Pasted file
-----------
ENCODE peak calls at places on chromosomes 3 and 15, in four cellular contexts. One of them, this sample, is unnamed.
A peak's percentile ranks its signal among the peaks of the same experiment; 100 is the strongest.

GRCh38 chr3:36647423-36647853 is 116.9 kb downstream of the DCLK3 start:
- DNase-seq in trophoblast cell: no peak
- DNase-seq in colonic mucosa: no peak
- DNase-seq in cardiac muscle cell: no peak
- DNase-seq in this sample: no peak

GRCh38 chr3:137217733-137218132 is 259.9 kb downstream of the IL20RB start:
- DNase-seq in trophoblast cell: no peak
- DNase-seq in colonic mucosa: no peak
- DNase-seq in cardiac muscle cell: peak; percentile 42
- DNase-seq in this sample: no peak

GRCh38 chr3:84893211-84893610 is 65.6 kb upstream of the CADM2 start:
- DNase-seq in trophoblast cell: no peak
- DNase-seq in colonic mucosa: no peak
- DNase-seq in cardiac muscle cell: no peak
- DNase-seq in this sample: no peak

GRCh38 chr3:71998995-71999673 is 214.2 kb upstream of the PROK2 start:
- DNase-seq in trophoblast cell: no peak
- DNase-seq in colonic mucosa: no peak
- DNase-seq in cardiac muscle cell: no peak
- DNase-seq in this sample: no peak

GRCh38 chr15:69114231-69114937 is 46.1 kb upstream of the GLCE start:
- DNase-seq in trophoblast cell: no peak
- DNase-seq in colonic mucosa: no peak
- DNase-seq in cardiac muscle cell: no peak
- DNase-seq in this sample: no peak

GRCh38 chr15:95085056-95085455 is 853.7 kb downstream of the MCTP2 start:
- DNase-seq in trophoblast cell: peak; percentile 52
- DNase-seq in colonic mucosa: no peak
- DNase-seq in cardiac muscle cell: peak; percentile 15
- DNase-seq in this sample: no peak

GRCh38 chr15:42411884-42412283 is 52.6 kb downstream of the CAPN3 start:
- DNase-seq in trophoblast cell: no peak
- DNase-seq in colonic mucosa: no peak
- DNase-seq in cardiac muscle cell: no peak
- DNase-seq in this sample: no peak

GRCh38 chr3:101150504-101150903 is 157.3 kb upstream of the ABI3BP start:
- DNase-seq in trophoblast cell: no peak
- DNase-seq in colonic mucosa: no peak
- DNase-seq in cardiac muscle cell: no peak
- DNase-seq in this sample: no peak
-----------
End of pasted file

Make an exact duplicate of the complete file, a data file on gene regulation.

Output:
ENCODE peak calls at places on chromosomes 3 and 15, in four cellular contexts. One of them, this sample, is unnamed.
A peak's percentile ranks its signal among the peaks of the same experiment; 100 is the strongest.

GRCh38 chr3:36647423-36647853 is 116.9 kb downstream of the DCLK3 start:
- DNase-seq in trophoblast cell: no peak
- DNase-seq in colonic mucosa: no peak
- DNase-seq in cardiac muscle cell: no peak
- DNase-seq in this sample: no peak

GRCh38 chr3:137217733-137218132 is 259.9 kb downstream of the IL20RB start:
- DNase-seq in trophoblast cell: no peak
- DNase-seq in colonic mucosa: no peak
- DNase-seq in cardiac muscle cell: peak; percentile 42
- DNase-seq in this sample: no peak

GRCh38 chr3:84893211-84893610 is 65.6 kb upstream of the CADM2 start:
- DNase-seq in trophoblast cell: no peak
- DNase-seq in colonic mucosa: no peak
- DNase-seq in cardiac muscle cell: no peak
- DNase-seq in this sample: no peak

GRCh38 chr3:71998995-71999673 is 214.2 kb upstream of the PROK2 start:
- DNase-seq in trophoblast cell: no peak
- DNase-seq in colonic mucosa: no peak
- DNase-seq in cardiac muscle cell: no peak
- DNase-seq in this sample: no peak

GRCh38 chr15:69114231-69114937 is 46.1 kb upstream of the GLCE start:
- DNase-seq in trophoblast cell: no peak
- DNase-seq in colonic mucosa: no peak
- DNase-seq in cardiac muscle cell: no peak
- DNase-seq in this sample: no peak

GRCh38 chr15:95085056-95085455 is 853.7 kb downstream of the MCTP2 start:
- DNase-seq in trophoblast cell: peak; percentile 52
- DNase-seq in colonic mucosa: no peak
- DNase-seq in cardiac muscle cell: peak; percentile 15
- DNase-seq in this sample: no peak

GRCh38 chr15:42411884-42412283 is 52.6 kb downstream of the CAPN3 start:
- DNase-seq in trophoblast cell: no peak
- DNase-seq in colonic mucosa: no peak
- DNase-seq in cardiac muscle cell: no peak
- DNase-seq in this sample: no peak

GRCh38 chr3:101150504-101150903 is 157.3 kb upstream of the ABI3BP start:
- DNase-seq in trophoblast cell: no peak
- DNase-seq in colonic mucosa: no peak
- DNase-seq in cardiac muscle cell: no peak
- DNase-seq in this sample: no peak